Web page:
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Legal Studies Forum, Vol. XLI, No. 1 & 2, 2017

Restraining Order 

I am watching the freckles

on the back of my fingers

multiply and divide like

lovers under the lens.  The

speaker at my podium

says:  He's my pimp.  Tore

a branch from a tree.   Beat

me.  The branch broke.

I am lifting the law books

down, a  browning obsolete

boulder older than I am,

the weight of a witness

of losses.  The letters of the

law chew on my fingernails,

and now she is saying:

Choked me  . . .  can't

remember the rest.

I am skin closed in

this chair in this black cloth

swallowing more water these days

staying tempered, staying cool,

a surgeon dusting her hands

for powder burns, and suddenly

I look at her, wide-eyed, broken: 

He shouted he'd

kill me.  I don't know if he will.

I am blotting the battered  bench

with a clawed Kleenex, aligning my

pencils just so.  She says justice.  She says

justice.  She says:  He dragged me by my hair. 

My head broke the mirror. 

Do you need to see the pictures?  


A Mother's Advice to her Children


If you ever get the chance, live with an artist.

Live with an artist and you begin to notice

the shapes of things. 

Even the air around the enormous

sprig of forsythia

in the beer bottle,

the way its presence

makes the room fade away,

its relationship with the white wall,

its simple canvas.


Live with an artist and expect food

to slow cook all day

just for the odors of chiles,

the moisture in the kitchen

the falling apart of the meat inside the pot.

You needn't gather the cats.  They will find you.


Move in with an artist at least once.

Plant plenty of daffodils,

whatever you can afford. 

And study the light

all day and in every season

before you decide to do

much else.


Live with an artist. 

Stay as long as you can. 

Leave if you must, then live with

an accountant.


Poetry Is An Act of Love

To love a country is to know its poets.

Is there the soul of a human being in there?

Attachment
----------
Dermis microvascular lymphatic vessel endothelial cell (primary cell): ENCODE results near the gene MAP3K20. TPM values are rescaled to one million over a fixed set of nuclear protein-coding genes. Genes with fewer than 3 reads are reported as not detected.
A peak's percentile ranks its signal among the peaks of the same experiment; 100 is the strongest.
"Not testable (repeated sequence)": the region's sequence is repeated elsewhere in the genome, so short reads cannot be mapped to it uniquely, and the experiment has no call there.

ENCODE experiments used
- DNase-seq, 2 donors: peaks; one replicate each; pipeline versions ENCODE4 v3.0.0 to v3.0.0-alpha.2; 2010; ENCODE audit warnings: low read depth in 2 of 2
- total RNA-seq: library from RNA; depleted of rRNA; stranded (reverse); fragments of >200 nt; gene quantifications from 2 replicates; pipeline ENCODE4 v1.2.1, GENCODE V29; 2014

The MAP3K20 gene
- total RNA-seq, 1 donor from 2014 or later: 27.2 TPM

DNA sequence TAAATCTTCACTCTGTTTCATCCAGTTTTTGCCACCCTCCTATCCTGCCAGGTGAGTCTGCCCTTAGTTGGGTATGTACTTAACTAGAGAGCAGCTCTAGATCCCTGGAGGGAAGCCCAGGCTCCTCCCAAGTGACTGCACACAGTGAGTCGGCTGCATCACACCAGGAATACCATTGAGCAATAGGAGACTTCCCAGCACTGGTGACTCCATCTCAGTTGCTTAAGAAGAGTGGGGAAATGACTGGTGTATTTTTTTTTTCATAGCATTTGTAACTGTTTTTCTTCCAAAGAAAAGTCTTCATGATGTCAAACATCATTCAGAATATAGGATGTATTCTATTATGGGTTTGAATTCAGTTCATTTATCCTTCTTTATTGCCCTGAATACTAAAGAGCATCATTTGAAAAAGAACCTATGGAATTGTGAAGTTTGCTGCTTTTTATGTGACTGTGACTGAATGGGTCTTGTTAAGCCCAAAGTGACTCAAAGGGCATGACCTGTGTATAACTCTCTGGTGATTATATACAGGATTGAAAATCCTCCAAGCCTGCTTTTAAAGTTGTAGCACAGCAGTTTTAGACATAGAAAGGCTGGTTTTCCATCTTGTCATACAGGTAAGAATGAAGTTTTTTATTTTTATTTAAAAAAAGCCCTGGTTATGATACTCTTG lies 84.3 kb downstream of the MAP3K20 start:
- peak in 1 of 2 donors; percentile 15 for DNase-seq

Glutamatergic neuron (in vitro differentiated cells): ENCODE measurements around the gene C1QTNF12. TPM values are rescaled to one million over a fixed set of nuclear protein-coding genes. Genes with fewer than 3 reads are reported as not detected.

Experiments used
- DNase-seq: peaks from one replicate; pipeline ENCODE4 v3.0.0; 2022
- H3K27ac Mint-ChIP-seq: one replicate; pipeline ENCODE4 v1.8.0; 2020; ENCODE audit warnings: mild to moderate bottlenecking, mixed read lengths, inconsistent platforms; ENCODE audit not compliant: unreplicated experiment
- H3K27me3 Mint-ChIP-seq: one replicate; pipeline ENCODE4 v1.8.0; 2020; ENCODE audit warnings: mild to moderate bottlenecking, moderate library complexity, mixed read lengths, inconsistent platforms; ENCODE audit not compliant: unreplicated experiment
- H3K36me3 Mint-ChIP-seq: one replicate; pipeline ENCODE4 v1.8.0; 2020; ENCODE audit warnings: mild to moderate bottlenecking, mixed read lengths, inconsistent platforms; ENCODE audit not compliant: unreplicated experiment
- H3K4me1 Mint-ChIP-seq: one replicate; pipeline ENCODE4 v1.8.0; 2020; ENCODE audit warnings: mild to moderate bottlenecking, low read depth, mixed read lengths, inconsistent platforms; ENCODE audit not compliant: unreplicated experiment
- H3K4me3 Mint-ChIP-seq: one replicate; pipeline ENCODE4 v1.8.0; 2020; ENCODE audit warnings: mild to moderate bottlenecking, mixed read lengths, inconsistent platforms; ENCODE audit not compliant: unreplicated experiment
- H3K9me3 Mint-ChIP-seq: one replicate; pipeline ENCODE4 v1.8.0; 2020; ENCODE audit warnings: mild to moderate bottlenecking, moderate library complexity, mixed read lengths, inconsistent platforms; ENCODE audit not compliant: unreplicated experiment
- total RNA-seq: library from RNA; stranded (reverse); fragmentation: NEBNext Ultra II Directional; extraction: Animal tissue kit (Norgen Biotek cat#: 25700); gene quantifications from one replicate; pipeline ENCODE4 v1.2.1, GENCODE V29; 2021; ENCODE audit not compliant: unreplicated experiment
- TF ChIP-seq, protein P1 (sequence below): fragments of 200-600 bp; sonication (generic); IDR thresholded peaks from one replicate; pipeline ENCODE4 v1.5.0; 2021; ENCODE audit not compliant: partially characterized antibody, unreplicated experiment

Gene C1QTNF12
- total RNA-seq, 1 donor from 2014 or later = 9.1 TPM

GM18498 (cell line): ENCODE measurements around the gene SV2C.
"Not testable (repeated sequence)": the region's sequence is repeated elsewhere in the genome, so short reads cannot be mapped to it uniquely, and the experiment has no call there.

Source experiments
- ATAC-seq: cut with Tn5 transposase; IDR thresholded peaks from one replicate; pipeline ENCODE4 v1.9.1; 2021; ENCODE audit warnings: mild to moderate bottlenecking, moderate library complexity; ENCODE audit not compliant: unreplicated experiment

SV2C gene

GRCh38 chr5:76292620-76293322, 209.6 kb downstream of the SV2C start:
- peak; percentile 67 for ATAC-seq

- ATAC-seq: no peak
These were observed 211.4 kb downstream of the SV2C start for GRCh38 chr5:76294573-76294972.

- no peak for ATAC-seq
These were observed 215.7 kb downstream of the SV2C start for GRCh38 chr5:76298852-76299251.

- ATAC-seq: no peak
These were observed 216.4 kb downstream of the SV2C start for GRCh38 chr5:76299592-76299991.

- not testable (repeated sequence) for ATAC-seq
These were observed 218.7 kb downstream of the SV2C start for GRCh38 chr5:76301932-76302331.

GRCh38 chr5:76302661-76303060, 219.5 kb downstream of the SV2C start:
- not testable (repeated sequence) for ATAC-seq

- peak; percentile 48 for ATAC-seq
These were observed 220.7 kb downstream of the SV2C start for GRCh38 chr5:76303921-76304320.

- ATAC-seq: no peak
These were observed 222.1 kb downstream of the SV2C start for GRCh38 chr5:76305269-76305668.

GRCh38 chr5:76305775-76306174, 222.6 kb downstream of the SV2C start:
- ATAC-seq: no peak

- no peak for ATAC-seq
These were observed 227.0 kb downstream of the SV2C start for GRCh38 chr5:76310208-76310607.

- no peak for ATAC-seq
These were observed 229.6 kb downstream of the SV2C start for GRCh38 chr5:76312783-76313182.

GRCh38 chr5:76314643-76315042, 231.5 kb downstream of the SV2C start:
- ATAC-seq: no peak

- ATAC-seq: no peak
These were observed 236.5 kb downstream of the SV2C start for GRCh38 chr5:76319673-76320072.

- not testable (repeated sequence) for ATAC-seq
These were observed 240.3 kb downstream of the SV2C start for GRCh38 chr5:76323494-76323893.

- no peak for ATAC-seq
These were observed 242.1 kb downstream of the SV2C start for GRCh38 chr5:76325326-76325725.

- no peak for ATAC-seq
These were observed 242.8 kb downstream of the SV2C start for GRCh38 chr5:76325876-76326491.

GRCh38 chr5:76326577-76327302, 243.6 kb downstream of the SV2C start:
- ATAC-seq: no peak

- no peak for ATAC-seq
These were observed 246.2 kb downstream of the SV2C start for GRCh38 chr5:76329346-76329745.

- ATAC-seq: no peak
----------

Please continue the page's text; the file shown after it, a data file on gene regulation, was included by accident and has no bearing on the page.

Pure uncertainty yearns in a minor key.

Going out to get a poem is like hunting.

Is there the soul of a human being in there?

Miles said: Don’t play what you know, play what you hear.

Going out to get a poem is like hunting.

It is what the mind takes hold of.

Don’t play what you know, play what you hear.

It is what the mind takes hold of.

To love a country is to know its poets.

As if poetry were an act of love.



It is a beautiful thing to wake

in the dark chill of October

and go out into it

where a crescent moon

and two stars appear both ahead

and in the rear view mirror

before you even leave home

to sit on the floor

kneecap to kneecap

inhaling the dark clarinet

of your body

only the breath of the tires

the train’s long choo-choo

your pounding throat

a bratty knee

a molecule of coffee still clinging

to the root of your tongue

your eyelids lower now

and in front of you

wrapped shoulders of a robe folded

with empty hands

those hands, that you, that teacher

with the one-word lesson.


Quincentenary Poem:  Civic Center Park, 1992

One by one they circle the park,
Eagles facing east from
Courthouse columns
Capitol dome
Museum fortress
The glass rectangular offices of industry.

These are the closed edges of architecture,
This law, this art,
This swallowed literature,
The politics that burn
This island of seeds laid out like tiles On which we march. 

It's another turn of another century,
stage-blood covers the globe,
Stains the pool of buildings
And the books of bones

That do not burn


Selected Poems from What Remains (Turkey Buzzard Press, 2016) "Zazen" was previously published as "A Beautiful Thing" in Sage Green Journal and "Quincentenary Poem: Civic Center Park," was published in Colorado Women News July 1993 and Montelibre, 1993.